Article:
The first step is to thread a sturdy needle with button or upholstery thread. Doubled sewing thread is acceptable (run it over beeswax if using), but this requires more stitches and increases the probability of tangles. I take a few anchoring stitches in the clothing of the doll, making sure to only catch the outer layer and not the lining. I don't worry much about being neat because these stitches will not show. 

The beetles have a body that is lightly stuffed and has a bit of dimension.  I can take a large stitch through the underside and body of the beetle without the stitch showing on the front. It is important to have the thread go across the entire width of the body so that it is held securely on the costume. The legs are beaded wires and nearly always catch and tangle the thread. It helps to use a shorter thread than normal and hold the loop with my fingers as I'm pulling it through.

As I pull the thread, I place the beetle right side up against the fabric.  If I've folded the legs up, I have to put them back into place while the thread is pulled taut.  There isn't any reason to make more stitches and loops to secure the beetle because it is lightweight and hugs the surface.  I carefully take one anchoring stitch just under the side of the beetle, make a tiny knot, clip the thread and I'm done. Pretty easy!

It doesn't seem like that single stitch would be enough, but I've taken a few dolls apart and had to struggle to undo that stitch. It is quite secure!

Stay tuned for more tips and techniques...

May 5, 2015

Technique Tuesday: Making and Attaching Antlers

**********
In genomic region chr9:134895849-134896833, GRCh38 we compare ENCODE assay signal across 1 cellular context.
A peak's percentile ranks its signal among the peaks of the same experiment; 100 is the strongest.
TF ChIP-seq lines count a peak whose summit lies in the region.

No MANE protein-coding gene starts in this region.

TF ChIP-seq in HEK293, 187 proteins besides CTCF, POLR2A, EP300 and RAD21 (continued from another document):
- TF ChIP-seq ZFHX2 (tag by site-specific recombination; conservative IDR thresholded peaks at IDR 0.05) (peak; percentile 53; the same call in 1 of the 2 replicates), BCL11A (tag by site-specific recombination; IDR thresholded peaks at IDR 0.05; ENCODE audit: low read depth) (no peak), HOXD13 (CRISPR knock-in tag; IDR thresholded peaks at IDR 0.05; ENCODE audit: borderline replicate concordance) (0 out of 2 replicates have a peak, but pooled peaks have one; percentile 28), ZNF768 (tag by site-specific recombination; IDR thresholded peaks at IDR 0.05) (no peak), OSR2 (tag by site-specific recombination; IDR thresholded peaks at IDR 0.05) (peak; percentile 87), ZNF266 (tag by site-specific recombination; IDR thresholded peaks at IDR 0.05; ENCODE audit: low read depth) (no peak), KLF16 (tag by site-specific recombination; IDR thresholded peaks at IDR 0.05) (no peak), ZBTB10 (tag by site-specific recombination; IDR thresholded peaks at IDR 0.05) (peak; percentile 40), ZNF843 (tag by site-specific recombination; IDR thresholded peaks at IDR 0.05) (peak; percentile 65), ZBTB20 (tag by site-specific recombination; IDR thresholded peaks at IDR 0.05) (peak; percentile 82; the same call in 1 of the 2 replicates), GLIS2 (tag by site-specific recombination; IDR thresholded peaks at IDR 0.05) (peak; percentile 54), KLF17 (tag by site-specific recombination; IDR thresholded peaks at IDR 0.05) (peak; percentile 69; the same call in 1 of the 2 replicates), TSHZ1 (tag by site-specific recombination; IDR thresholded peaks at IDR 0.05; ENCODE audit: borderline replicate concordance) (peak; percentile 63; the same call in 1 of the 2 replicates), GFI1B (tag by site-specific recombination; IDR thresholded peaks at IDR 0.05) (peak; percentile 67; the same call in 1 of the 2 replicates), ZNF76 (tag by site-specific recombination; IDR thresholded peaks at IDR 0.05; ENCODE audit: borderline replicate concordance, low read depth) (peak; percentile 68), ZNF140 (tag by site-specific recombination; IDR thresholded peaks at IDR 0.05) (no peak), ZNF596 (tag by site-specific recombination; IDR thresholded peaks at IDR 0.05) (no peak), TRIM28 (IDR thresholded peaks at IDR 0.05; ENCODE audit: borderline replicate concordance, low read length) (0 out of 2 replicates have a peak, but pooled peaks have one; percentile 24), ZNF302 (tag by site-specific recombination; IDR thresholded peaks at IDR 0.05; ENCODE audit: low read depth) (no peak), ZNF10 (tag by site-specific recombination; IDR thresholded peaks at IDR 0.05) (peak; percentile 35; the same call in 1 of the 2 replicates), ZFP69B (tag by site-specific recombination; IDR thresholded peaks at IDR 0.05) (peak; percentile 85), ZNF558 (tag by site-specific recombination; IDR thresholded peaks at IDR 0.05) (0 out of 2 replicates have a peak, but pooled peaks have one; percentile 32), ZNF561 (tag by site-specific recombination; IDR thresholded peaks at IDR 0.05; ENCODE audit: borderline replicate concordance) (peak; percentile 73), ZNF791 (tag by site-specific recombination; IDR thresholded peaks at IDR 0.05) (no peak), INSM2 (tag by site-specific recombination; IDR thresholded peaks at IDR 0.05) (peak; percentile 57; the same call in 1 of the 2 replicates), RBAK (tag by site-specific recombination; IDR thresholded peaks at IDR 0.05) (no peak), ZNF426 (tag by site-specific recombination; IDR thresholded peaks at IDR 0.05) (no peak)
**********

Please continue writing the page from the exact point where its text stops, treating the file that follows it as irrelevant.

Mule deer, elk, pronhorn and bighorn sheep are icons of the American West.  When I make cloth figures of these species, they are always popular.  For many viewers, character of these figures is derived from the antlers as well as the details of the face.  Years ago, I experimented with different materials to make antlers and horns and settled on a variation of the technique I use to make hands.  I've developed patterns for each species, use t-shirt fabric as a base material, and sew them onto headsMaking antlers is easier than hands and fingers because of the larger size, although occasionally I have problems with elk antlers (see this post for my fix).

Shown at right are examples of deer, pronghorn and bighorn sheep antlers/horns, before and after stuffing. The process is straightforward.  Unlike fingers which are not filled with anything (but are wired), antlers must be stuffed very firmly.  This takes time because the fabric tube has a small diameter and must be stuffed a small amount at a time.  Some artists use wires, but I don't.  What you see is just cloth and stuffing.

The antlers are sewn on, not glued. I complete everything else on the head before attaching antlers. It is a good idea to have pictures of your model to assist with placement of ears and antlers because your mental image of a deer head is likely to be pretty different from the real thing.  The first step is tucking the ends of the fabric tube under and making sure the antlers are about the same size.  I don't try to match too much because in nature it is very common for an individual to have different sized or shaped antlers. Use two or three pins to audition positions easily.
On this pronghorn, I've placed the final pins.  The image is a bit misleading, because it looks like the horns are just sitting there, happy, waiting to be sewn.  Not true, they are straining against the pins with a great deal of force.  If you jump back to my previous post about attaching heads onto dolls, you can see images of my pinning technique.  The horns (like the doll necks) are extremely firm and stuffing is on the verge of popping out.  This firmness is what keeps everything sturdy and upright over time.  I'll be honest, pinning the antlers is difficult and you need very strong pins.  Usually I use T-pins, but for clarity I've shown glass-headed pins here. Use as many pins as you need to keep things in place while sewing.

As with heads, I use a slip stitch and upholstery or button thread to sew everything together.  I go around each antler or horn twice, digging deep into the head to catch the underlying wool as as well as the exterior fabric. The completed antlers or horns are firm, but flexible and will hold their shape and position if moved around a bit.


The final result looks pretty good.  Quite a handsome fellow! 

Stay tuned for more topics... 

April 29, 2015